Proofreading Checklist

This is totally how I work … reading in levels, paging through again and again, back and forth. Happy to see I ain’t the only one!  I suggest making a laminated printout of this to present to your boss/client the next time they expect instant turnaround. (And don’t they always!)

Never proofread by reading a manuscript through only once looking for errors. The mind is not able to process all of the information in a document in one pass. Instead, read every normal, uncomplicated manuscript three times:

1. Read for grammar, punctuation, and spelling.
2. Read again for content errors.
3. Read a final time for consistency in format, list items, and choice of words.
4. If the manuscript contains any of the following, read through it once for each characteristic after you have finished the three readings above:

  • Statistics, numbers, or dollar amounts. Do a separate statistics proofread.
  • Dates, telephone numbers, addresses. Do a separate numbers check. For important dates, telephone numbers, and addresses, look up the original information and compare the records. For advertising copy or direct mail, dial the phone numbers to be sure they are accurate.
  • Special formatting. Do a separate check of special formatting to be sure it complies with requirements.
  • Headings, numbered lists, sections with titles. Do a separate check of the headings, sequences of numbers, and titles on sections. Check to see whether the stated number of points is present. Check consistency in formatting.
  • Tables, charts, graphs. Do a separate accuracy check to be sure the visuals match the originals.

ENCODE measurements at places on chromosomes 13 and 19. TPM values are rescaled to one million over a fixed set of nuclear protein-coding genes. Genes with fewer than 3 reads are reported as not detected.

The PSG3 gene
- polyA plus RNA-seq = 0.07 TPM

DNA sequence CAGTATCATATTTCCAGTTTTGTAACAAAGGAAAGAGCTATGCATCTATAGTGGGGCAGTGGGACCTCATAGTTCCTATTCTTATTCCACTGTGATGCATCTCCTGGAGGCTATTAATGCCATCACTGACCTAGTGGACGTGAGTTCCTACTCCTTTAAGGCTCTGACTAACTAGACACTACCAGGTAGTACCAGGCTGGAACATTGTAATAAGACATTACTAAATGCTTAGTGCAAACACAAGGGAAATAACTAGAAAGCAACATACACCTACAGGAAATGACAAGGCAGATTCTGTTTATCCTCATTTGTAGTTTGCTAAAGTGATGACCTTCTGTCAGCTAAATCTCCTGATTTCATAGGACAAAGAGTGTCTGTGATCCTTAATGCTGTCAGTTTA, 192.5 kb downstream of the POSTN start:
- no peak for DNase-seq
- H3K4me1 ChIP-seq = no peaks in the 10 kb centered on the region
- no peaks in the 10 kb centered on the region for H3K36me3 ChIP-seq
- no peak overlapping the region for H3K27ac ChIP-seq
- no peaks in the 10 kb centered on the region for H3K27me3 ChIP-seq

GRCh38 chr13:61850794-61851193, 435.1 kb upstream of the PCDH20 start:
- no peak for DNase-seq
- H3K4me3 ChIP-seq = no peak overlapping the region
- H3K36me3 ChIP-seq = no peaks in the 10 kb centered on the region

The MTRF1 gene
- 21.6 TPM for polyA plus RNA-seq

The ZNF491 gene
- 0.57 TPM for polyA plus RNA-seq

• Cross references. If the manuscript refers to other pages, do a final proofread for cross-references after the manuscript has been printed for the last time.
Check these areas where errors are most likely to occur or be missed:
    1. Captions and titles in tables, graphs, and illustrations
    2. The first words or paragraph of the document
    3. The last words or paragraph of the document
    4. The text break at page breaks
    5. Titles and running heads
    6. Titles or other words in all caps
    7. Words in large type
    8. Headings
    9. Table of contents
    10. Page numbers

Much thanks to :


3 Comments to “Proofreading Checklist”

  1. Thanks for this – your blog is very helpful.

    With respect to the first point above, let’s now wage war on the ghastly error, “should of been” 🙂 along with the confusion of pluralization with — ugh — “possessive’s”.

    With respect to the third point, managers assume people are up to snuff on the document-producing software and don’t insist on proper training. I often see documents written by folks who use hard returns instead of leaving things to word-wrap while adjusting the right margins. Revealing the hidden characters in their documents presents me with a nightmarish scenario of superfluous tabs, returns and spaces as well as general formatting inconsistency all around. There is neither the use of paragraph formatting nor page breaks. Withering.

    • It’s funny, when I try to explain to the youngsters I work with (they’re ALL youngsters!) that there is no need for two spaces between sentences because we aren’t working on mono-spaced manual typewriters anymore, they have no idea what I’m talking about! For some reason this practice has been handed across from mechanical to digital technology but of course is now completely unnecessary; word processing programs automatically adjust the kerning of letters within a word as well as the space between words and sentences. One of the first things I do when editing a report is search and replace to delete two spaces and replace with one.

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